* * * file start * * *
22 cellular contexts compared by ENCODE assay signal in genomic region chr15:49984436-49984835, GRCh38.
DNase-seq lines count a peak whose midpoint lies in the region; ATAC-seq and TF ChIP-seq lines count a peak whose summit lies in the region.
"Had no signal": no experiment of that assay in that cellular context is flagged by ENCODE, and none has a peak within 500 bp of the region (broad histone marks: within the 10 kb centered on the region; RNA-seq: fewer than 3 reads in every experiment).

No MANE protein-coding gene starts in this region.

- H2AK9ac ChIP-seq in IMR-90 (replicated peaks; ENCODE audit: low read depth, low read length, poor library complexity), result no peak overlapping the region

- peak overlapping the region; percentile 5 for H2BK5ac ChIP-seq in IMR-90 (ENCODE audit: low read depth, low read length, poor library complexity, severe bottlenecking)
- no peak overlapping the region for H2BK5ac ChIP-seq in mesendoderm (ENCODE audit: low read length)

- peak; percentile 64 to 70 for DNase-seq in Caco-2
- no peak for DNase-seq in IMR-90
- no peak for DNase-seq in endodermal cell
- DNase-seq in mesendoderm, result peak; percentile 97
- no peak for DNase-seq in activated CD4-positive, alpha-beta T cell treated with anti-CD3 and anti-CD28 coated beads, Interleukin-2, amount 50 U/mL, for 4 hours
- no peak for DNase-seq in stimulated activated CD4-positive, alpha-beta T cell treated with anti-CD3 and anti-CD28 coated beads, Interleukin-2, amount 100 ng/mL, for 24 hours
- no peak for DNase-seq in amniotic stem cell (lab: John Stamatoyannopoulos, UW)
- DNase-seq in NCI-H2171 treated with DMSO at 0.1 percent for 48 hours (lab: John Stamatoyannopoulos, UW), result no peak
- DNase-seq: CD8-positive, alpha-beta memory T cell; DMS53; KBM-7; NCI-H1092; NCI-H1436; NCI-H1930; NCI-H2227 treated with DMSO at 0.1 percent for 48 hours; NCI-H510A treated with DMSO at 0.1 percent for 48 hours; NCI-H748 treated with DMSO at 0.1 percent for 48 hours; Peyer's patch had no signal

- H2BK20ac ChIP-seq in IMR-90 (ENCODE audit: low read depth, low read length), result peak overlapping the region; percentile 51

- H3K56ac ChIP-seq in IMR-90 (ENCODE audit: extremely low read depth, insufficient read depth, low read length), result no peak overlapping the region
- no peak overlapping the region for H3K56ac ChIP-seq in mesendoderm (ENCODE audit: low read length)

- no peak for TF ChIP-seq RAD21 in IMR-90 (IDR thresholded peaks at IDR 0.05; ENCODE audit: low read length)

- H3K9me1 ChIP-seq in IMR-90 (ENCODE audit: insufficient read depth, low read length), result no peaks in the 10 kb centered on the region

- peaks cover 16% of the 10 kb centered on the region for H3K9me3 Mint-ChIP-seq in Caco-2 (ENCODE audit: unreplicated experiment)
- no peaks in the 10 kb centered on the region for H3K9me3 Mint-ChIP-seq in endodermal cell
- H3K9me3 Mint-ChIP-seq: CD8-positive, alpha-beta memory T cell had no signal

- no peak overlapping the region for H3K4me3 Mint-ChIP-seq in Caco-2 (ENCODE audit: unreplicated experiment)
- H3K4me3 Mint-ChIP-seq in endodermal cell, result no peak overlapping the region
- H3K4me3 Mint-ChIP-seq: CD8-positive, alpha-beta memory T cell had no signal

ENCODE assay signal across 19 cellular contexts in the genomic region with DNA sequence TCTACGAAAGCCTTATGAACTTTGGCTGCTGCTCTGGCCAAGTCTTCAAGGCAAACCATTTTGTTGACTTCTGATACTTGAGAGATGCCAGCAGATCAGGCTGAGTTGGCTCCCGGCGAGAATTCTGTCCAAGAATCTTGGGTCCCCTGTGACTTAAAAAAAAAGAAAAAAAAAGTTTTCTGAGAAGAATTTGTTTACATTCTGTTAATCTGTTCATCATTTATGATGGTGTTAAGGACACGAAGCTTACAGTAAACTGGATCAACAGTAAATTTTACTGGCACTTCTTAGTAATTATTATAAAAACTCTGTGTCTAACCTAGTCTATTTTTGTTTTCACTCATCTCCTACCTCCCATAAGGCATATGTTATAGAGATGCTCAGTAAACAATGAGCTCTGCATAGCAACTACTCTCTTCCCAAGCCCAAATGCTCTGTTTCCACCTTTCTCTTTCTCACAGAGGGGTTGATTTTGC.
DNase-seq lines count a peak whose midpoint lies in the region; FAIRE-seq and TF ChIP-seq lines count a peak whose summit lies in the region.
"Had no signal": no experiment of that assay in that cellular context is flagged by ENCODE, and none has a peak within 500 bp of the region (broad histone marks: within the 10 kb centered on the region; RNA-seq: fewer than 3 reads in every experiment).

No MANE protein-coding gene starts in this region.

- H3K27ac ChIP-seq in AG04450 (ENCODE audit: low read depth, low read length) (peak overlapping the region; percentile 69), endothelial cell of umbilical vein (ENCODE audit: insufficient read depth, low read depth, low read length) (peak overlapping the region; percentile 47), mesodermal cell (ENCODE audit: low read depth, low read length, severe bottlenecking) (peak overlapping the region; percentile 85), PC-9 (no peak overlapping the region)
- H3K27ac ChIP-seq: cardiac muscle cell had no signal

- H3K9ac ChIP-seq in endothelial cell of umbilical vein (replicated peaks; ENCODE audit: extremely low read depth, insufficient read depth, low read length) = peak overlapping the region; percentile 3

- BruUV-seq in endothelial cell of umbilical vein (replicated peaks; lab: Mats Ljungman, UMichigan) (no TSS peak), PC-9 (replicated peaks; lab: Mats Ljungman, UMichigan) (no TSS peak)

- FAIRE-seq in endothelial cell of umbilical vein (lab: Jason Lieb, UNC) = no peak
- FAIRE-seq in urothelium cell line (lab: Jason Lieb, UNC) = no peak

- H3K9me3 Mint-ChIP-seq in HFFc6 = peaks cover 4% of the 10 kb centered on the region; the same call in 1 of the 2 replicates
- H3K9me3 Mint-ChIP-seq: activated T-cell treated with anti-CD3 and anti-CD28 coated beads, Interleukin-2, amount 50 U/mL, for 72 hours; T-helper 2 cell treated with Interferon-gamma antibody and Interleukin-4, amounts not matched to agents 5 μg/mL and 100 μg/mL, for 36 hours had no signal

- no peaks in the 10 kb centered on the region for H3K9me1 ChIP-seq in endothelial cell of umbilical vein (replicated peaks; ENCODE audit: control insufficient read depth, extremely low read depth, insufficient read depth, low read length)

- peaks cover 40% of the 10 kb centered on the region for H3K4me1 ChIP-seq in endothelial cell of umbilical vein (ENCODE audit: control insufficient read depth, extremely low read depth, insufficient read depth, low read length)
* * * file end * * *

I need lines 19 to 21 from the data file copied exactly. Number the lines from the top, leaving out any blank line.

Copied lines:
- no peak overlapping the region for H3K56ac ChIP-seq in mesendoderm (ENCODE audit: low read length)

- no peak for TF ChIP-seq RAD21 in IMR-90 (IDR thresholded peaks at IDR 0.05; ENCODE audit: low read length)

- H3K9me1 ChIP-seq in IMR-90 (ENCODE audit: insufficient read depth, low read length), result no peaks in the 10 kb centered on the region